Anno Domini M'>CCCC°lxxx™°Tiij°, in festo Sancti Thome Martins erat terre
motns magnus per quartemium unius hore ante horam duodecimam in nocte, ex quo
plures audientes et sensientes erant exterriti ; qui duravit per spacium unius * Ave

The third source from which the contents of this volume are
derived is the MS. numbered 5 in the Arundel Collection in the
College of Arms. It is a great parchment folio still preserved in
the old wooden covers, and, as mentioned in the catalogue, *' on
the right hand one is a curious horn tablet, covering a piece of
parchment, with the titles of the contents written by the original
scribe." Nothing seems to be known of the history of this volume
beyond the fact that it once belonged to Fox the Martyrologist and
afterwards became the property of Lord William Howard of
Naworth — a collector whose historical and religious views being
totally opposed to those of his predecessor, he has left a note in one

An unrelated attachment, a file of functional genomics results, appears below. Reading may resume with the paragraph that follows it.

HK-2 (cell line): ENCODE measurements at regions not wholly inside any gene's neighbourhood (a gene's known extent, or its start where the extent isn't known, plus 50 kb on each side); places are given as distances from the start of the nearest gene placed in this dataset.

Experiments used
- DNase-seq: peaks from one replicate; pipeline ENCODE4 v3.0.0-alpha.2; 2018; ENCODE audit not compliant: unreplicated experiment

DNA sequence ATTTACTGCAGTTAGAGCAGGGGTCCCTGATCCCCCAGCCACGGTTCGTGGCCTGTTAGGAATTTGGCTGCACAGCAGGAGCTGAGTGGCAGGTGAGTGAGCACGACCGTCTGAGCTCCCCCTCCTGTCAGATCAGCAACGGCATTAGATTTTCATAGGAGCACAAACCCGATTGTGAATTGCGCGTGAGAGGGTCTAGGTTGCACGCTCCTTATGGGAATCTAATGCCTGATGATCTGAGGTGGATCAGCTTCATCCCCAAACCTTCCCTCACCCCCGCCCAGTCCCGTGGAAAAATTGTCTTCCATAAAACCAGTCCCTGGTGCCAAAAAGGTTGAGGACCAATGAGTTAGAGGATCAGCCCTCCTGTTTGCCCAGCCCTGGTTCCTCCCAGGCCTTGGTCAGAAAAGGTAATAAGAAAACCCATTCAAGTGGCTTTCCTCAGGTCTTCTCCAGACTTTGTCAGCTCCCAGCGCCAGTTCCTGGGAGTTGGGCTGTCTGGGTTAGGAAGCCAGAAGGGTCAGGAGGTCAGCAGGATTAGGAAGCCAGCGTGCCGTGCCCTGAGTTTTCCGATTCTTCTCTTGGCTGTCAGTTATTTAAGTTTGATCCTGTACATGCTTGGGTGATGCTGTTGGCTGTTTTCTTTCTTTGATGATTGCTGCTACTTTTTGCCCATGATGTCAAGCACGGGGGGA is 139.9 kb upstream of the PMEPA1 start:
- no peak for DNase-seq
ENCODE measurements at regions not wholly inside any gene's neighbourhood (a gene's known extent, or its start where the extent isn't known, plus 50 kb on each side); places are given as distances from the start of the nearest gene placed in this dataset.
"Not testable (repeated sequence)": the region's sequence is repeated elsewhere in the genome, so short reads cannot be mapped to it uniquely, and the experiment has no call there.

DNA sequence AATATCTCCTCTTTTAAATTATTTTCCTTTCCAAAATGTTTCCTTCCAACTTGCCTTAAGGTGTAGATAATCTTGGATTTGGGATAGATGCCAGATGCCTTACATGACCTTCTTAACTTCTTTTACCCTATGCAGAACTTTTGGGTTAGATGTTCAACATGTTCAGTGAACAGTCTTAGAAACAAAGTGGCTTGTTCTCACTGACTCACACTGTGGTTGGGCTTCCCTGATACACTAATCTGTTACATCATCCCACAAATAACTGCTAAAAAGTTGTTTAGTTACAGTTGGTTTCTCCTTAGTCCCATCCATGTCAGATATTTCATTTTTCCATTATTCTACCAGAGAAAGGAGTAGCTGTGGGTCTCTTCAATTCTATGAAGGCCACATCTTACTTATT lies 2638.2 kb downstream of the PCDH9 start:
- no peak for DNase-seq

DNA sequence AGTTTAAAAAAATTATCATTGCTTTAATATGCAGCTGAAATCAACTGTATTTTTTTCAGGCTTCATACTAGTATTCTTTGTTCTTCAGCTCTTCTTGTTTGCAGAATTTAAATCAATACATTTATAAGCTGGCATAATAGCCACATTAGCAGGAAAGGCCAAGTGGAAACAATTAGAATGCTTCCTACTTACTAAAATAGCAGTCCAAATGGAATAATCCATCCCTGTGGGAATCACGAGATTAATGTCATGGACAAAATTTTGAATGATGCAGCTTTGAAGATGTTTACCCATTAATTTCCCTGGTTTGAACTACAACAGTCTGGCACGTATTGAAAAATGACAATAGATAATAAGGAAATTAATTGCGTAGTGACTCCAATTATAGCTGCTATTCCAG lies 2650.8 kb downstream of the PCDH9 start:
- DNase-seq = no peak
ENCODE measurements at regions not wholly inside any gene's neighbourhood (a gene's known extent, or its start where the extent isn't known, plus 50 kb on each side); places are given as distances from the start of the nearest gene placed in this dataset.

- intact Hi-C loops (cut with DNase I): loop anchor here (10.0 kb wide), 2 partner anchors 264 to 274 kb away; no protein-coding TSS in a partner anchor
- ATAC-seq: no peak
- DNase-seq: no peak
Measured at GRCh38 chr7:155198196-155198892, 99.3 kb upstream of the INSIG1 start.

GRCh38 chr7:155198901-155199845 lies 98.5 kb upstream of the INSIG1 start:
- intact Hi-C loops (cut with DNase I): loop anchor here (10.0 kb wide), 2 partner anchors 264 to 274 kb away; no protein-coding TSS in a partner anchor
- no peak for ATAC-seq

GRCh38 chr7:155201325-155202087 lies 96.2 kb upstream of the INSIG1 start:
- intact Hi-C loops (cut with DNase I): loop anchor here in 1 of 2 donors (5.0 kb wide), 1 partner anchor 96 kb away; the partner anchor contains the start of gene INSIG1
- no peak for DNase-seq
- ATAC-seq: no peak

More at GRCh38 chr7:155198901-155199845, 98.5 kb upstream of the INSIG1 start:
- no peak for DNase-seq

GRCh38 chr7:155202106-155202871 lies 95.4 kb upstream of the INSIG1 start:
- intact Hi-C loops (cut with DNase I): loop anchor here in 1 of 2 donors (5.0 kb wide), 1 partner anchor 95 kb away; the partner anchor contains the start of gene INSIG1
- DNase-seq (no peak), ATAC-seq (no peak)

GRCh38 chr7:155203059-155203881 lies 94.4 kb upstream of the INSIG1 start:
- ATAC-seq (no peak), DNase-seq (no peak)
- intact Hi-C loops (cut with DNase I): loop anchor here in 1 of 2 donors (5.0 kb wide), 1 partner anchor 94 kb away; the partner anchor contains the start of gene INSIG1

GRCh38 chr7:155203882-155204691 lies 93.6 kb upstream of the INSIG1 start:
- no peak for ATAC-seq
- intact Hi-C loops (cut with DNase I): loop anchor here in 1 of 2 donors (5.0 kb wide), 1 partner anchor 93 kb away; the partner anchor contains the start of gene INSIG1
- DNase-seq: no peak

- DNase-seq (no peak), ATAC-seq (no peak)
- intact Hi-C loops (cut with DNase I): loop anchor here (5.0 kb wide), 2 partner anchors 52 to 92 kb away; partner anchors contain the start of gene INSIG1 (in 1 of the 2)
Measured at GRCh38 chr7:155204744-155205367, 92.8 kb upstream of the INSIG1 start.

place accusing Fox, but it must be said most untruly, of interpolating
a passage in the text concerning the death of King John.

The contents are, first, what is called a Scala Mundi, or tabular
chronology of universal history, with dates extending down to the
year 1619, the events however being only filled in to the year 1469.
'^ The word dimldii here followed, but is erased.

niEFACE. xxi

Second, a double history of Popes and Emperors on opposite pages,
the former carried down as far as the year 1334, and the latter to
the period of the Guelph and Ghibelline factions. And third, a
" Compilacio de Gestis Britonum et Anglorum," continued to the
year 1-471. It is the concluding portion of this last work that alone
has any value for the historian, because there is no doubt that for
the reign of Edward IV. at least it is a strictly contemporary
record. As such it has been already cited by Mr. Halliwell
Phillipps, who quoted some extracts from it in his Appendix to